Sunday, 24 July 2011

Portrait Drawing workshop, Belfast UK (also in Dublin, Ireland)

Student portrait drawings, using Compressed Charcoal. (Click on images to enlarge)

in progress... H. Johnston, student 

     Surprise surprise...! Excellent, LARGE work! (5 hours) H. Johnston, student.

Three days of hard labour, and the students had stopped begging for mercy and resigned themselves to the Graft. It probably didn't help much that I was chirping about the journey towards creative excellence being always slightly uphill, so that by the time you reach the top, you're just getting the idea that the journey goes on for...ever. How delicious..

In Progress, M. Hickie, student (including charcoal on her own forehead...)

These students had never done portrait drawing before. The pieces shown here were done on the third day of the course. Leading up to this, on the first two days they had done many studies of eyes, noses, lips, and all the Bits In Between. (thanks, Alexander, for being a great model) They left feeling amazed, delighted they'd worked so large (because the scale of every artwork is important) and...Exhausted. Perfect!

Next Workshops - Water Colour, Weekly Thursdays, and an extra Portfolio Course in August. Email for full details. 
Phone - from UK 07730 560 517 from Ireland 087 1330040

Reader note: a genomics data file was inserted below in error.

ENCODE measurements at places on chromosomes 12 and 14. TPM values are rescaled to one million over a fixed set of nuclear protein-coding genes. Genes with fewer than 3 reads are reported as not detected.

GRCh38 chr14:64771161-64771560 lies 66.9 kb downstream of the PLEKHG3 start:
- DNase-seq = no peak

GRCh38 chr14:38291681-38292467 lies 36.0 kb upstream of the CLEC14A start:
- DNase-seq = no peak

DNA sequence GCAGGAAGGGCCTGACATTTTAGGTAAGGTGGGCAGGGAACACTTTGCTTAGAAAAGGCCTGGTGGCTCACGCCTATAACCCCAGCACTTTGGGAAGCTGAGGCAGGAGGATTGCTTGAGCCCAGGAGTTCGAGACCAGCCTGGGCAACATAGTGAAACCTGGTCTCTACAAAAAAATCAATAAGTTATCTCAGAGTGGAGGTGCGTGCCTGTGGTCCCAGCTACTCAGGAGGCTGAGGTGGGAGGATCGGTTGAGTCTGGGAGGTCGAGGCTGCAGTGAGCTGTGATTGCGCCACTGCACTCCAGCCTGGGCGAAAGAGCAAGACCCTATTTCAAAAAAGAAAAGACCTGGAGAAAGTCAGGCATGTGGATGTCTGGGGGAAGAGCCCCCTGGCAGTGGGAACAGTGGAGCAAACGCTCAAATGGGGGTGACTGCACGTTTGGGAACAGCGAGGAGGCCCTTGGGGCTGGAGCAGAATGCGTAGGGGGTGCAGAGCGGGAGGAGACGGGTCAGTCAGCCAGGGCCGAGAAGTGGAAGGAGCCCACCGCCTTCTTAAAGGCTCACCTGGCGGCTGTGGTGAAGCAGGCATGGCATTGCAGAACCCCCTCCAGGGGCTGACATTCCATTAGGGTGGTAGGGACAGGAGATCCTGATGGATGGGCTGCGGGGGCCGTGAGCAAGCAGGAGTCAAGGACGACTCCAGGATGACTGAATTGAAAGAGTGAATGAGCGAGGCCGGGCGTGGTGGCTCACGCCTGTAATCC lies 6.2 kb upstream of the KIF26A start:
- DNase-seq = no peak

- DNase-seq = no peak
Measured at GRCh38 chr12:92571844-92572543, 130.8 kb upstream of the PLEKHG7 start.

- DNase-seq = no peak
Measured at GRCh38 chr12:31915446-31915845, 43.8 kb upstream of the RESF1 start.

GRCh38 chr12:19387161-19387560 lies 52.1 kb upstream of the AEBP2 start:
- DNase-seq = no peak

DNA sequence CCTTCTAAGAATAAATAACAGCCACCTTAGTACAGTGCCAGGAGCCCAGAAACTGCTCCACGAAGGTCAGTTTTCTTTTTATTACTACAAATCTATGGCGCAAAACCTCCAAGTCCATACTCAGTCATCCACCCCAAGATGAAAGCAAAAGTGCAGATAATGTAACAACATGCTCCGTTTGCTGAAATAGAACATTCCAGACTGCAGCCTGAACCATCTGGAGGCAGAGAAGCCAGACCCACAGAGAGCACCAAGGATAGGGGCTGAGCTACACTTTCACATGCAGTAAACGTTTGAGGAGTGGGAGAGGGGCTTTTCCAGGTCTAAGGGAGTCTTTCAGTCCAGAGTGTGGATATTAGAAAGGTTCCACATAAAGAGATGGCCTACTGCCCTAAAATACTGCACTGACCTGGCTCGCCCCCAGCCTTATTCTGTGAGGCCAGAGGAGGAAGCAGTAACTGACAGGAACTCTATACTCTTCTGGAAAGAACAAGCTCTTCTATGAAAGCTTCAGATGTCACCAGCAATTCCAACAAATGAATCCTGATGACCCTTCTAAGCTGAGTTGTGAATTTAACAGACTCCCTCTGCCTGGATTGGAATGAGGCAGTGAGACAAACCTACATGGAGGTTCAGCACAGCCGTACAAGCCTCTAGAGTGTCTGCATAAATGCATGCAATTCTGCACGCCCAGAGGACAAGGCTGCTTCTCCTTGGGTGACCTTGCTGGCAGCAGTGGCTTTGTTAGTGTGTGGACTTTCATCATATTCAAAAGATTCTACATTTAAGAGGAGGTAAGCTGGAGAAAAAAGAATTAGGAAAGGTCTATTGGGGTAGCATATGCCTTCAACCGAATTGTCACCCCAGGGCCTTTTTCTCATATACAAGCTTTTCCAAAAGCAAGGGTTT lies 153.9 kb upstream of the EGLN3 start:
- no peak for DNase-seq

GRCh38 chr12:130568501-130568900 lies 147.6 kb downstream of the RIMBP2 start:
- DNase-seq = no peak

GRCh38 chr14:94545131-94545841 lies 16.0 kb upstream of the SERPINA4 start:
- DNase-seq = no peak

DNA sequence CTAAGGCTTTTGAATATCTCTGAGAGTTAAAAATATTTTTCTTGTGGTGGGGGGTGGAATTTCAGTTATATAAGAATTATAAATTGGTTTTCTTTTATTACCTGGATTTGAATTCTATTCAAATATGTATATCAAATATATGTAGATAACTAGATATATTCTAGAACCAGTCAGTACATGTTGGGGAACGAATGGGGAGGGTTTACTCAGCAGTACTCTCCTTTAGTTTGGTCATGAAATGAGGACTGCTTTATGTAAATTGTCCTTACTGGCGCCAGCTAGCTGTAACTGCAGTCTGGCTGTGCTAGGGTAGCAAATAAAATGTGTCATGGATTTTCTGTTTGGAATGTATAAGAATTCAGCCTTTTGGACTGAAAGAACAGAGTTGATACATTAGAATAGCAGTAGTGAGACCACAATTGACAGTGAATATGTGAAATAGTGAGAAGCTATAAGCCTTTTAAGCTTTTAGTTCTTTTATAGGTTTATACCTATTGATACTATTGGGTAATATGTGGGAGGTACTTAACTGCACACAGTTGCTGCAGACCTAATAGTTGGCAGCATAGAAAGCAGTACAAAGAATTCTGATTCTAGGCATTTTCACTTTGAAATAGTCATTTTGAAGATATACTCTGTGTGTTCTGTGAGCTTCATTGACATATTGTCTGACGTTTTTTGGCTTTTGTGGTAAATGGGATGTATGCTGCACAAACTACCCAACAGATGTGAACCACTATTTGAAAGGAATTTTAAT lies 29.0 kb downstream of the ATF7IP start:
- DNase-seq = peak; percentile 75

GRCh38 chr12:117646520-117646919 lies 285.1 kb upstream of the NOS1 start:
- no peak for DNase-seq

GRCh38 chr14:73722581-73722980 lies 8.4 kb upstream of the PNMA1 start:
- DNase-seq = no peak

Wednesday, 20 July 2011

Portrait, Oil on board 8in x 10in

This is a painting of Christopher Bell, who until May was the Chorus Master for Belfast Philharmonic Choir. He is a very vital and important figure in music making and, more to the point, has a GREAT HEAD!

It was a delight to paint him. Those of you who follow this blog may notice that the only other Oils portrait I've posted was another man, Rodney, with glasses and er, not a lot of hair. Though he has a splendid moustache.. I did wonder myself if I had a thing going on, but no - I've painted folks with hair too, and I will post those at some point!

                                       Next up, 3-day portrait workshop, Belfast.
                                    Up coming - Water Colour workshop, Dublin.
                                               Intensive Portfolio Course
                                       For info email
                         Phone - from UK 07730 560 517 from Ireland 087 1330040
Please remember - copyright on portraits belongs to the sitter. Do not copy this in any way, thanks.

Saturday, 16 July 2011

Twigs, Apple for the teacher, and Beauty in All Things...

This week I am doing a Portfolio Course for students wanting to go to Art College. I often ask them to bring along an object for study, but this time a student Surprised me. Y'know when you think you've seen it All? Well, Fiona brought a big smile to my face when out of her bag she produced a...Twig! WONderful!!! Now, you have to love your Twig if you're going to do drawing studies of it - its not the sort of thing you can force someone to draw, the desire has to come from Within.

                                                       Fiona's Twig.

The variety of colours (double-click the photo to see them) , textures and shape in this should not be underestimated, as well as the strong composition it makes when it splits the image area. The negative shapes are clearly as important as the positive shapes, though they are not Dominant. So I was walking the dog and saw some lichen-covered sticks and fabulous knarled stumps and brought some back, and presented them to Fiona for further study, knowing she's That Kind Of Girl.